A Good Girl

I’m walking home after the bars have closed on Saturday night.

A little drunk, a little melancholy. That’s how I roll lately.

All of Barcelona is a little drunk and a little melancholy these days. The crisis. The streets of the Raval neighborhood, always full of party-goers a few years ago, are empty except for the Pakistani illegal beer vendors and the odd African man with a shopping cart full of metal.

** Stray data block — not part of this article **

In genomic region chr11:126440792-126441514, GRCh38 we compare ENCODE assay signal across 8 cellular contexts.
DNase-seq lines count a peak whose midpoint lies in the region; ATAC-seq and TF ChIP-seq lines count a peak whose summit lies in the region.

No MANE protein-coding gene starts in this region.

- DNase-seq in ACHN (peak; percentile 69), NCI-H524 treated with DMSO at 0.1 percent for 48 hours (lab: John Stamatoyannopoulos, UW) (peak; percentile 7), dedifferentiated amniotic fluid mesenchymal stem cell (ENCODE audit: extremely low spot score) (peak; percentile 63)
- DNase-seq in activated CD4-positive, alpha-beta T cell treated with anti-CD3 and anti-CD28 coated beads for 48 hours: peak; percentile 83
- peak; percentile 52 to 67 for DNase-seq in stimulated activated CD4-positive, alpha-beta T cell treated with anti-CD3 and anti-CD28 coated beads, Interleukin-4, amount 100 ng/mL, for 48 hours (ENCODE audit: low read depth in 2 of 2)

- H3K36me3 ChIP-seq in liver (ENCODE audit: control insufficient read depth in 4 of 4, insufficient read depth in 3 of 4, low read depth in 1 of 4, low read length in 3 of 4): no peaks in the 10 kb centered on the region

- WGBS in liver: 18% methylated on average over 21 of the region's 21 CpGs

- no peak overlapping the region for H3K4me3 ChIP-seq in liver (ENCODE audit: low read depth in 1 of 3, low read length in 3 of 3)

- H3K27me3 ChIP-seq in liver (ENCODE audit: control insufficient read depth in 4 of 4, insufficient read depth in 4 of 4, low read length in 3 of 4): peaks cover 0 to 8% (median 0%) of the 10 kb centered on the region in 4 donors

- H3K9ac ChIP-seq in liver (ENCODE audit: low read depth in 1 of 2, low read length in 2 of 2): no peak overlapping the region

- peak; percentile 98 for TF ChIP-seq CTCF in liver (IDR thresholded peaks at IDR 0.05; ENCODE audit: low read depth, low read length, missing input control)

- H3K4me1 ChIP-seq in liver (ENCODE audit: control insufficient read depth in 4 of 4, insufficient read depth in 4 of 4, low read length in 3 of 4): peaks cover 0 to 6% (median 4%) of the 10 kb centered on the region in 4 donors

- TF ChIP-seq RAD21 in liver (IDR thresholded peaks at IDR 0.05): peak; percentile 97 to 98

I hit Ronda Sant Antoni and walk past a gauntlet of Pakistani men with six-packs of Estrella beer in their hands.

I seem to have no energy left for anything tonight, not even an extra sentence. And though the beer-sellers are completely non-invasive and polite, I am already dreading the walk past them: their predictable approach, holding the beers up to my face, and my inevitable rejection.

I am so tired. So tired of everything tonight.

“Cerveza?” one of them say as I walk past. The others, as if sensing my negative energy, don’t even bother.

“Cerveza?” says another one.

“No thank you,” I say, without breaking my stride.

“Good girl,” I hear him say softly as I walk away.